It is natural for us aspiring authors to seek advice about writing and publishing from those whom we admire most in the industry. We turn to the Stephen Kings and the Donald Masses to point us in the right direction. And though they may vary in their styles and querying tips, they share a core mantra:
Read a lot and write a lot. Turn off that rerun of Frasier, stop dreaming about your novel, and get busy crafting your book.
All of this reading and writing and studying the industry then turns us on to new authors and publishers who tell us this same common-sense-yet-we-need-to-be-reminded-anyway drone in their own words. Which is great except for the fact that we live in a world of entertainment where we also enjoy stories that unfold on the big and small screen and not just on the pages of a novel.
We needn’t feel like we are crippling our literary abilities just because we want to unwind in front of the TV instead of pouring over literary fiction. Isn’t story telling in a novel similar to writing a script, after all? Don’t we all slave over characterization, pacing, dialogue, setting, conflict, etc.?
Can’t we novelists also learn from the Seth MacFarlanes and Larry Davids of writing?
Until now comedian-actor-writer Larry David has not been much more than “that Seinfeld creator” to me. I was young enough during the nine seasons of Seinfeld that I only really saw the show years later during 11 o’clock network reruns. I then entered a seven year period when I was vaguely aware that a show called Curb Your Enthusiasm existed but didn’t even have a clue as to what channel aired it.
My indifference ended when I caught the Larry David TV Guide promo and then came across a few episodes from the current, eighth season of Curb Your Enthusiasm on HBO after my Sunday True Blood fix. Once I stopped loling, I realized that Larry David is one of the best writing coaches I’ve found.
Many writers sing ballads of praise regarding the merits of outlining, and they are right to do so. Outlining before writing helps us understand the beginning, middle, and end of our story and allows us to formulate the major conflicts that propel the action of the story. Even better, the early organization helps us cut down on our editing time. But the trick to outlining as we see through Larry David’s example is to use it as the guide it’s meant to be and nothing more.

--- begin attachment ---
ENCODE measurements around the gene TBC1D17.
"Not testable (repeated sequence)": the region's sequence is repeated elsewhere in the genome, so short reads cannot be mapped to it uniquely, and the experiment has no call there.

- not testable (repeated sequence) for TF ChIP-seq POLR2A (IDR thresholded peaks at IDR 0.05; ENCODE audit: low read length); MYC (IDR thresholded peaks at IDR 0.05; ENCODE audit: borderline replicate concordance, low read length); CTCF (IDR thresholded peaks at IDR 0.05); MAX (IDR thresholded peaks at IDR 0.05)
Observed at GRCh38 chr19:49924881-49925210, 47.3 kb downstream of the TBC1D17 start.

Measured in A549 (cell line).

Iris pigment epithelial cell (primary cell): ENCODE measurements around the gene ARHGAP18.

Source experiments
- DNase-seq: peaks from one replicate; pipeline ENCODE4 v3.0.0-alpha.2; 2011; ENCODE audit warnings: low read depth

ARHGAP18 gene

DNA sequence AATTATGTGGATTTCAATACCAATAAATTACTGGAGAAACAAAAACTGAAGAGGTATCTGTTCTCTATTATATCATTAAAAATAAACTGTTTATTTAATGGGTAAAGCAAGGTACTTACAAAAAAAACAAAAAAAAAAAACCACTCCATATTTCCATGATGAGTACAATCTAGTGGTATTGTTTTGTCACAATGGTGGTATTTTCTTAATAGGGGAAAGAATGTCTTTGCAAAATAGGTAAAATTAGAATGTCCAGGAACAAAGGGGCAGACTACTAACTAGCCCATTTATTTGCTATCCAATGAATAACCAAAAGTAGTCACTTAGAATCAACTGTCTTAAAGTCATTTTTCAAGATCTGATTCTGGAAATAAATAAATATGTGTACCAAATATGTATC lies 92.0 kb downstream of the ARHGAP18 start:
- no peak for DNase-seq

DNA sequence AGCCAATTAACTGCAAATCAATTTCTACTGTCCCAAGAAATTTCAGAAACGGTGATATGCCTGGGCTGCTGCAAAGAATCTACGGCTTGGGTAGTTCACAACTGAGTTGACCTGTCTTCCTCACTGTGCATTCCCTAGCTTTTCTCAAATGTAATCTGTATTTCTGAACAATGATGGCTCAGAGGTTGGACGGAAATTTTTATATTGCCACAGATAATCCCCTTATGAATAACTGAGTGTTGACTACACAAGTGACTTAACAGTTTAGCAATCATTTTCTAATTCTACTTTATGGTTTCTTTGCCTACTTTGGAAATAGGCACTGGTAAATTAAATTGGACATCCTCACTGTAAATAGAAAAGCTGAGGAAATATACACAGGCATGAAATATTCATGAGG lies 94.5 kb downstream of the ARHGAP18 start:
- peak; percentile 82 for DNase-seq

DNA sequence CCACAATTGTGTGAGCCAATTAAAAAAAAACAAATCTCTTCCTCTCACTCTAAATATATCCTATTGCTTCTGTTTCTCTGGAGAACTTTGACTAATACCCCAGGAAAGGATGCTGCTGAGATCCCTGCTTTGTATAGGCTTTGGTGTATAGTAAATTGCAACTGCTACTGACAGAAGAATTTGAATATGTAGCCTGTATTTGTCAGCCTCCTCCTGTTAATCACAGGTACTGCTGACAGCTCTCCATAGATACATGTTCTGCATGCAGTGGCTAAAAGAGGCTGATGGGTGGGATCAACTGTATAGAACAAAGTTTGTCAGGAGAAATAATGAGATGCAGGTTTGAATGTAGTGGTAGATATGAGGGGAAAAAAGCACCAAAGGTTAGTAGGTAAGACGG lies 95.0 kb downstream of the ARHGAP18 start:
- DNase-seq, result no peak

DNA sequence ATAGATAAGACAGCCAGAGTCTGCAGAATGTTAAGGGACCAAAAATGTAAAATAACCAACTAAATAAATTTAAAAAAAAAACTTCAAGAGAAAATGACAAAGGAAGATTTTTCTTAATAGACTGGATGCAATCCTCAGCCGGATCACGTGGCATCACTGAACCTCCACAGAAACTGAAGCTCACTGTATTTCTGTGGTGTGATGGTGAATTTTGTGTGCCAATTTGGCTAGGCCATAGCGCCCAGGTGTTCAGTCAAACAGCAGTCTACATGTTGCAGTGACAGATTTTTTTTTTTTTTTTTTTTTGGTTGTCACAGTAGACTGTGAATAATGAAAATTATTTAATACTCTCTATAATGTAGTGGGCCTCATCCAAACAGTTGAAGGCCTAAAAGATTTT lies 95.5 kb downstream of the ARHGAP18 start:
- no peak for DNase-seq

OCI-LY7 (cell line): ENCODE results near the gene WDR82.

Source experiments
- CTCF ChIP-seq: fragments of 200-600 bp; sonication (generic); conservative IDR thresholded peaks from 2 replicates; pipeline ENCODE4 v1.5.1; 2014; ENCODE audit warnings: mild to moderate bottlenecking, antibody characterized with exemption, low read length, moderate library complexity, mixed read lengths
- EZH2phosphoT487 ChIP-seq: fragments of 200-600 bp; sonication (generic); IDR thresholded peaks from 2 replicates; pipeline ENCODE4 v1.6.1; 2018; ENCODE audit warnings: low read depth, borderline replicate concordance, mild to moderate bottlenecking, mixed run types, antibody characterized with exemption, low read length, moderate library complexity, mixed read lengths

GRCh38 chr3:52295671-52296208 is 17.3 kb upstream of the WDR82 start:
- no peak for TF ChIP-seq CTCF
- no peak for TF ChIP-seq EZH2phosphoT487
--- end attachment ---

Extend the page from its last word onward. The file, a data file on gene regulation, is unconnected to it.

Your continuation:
But He Doesn’t Outline to Death
Ever stick to an outline so closely that you stunted the growth of your characters and the development of your plot? The solution is improvisation! Larry David clues actors in to the outline of a scene and then sets them forth into the scenario. They speak how they want and respond to events as they happen. The result is that the audience sees people in unusual (or unusually comical) scenarios acting as they normally would. And the end product is successfully devoid of stilted writing and poorly delivered lines.
Larry David achieves what we want for our novels–characters that act naturally and believably in a fictional world. Let your characters do as they please. Leave your forced, premeditated characterizations of them aside and have them speak for themselves based on the conflicts they encounter and the world they are forced to reconcile. Have them dictate the pacing of your scenes and talk when they want to talk! You’ll likely find that they enrich your novel and create new dimensions of conflict that you never could have imagined ahead of time.
He Has Fun
Does Larry David really act? According to him he doesn’t; he instead behaves like himself. Next time you are writing, ask yourself if you are putting words down with the intent to write like a bestselling novelist. If you are, I bet that your book is filled with needless flowery prose and littered with little gems of wisdom that you think sound great but that detract from the action. Have some fun with your characters. Ask yourself, “What Would Larry David Do?” Start letting your characters react and stop trying so damn hard to be great. You’ll be surprised by how quickly your work develops a pulse of its own.
Name your nontraditional writing guide in the comments section. And let me know if you are also not ashamed to watch TV even if you do love to write!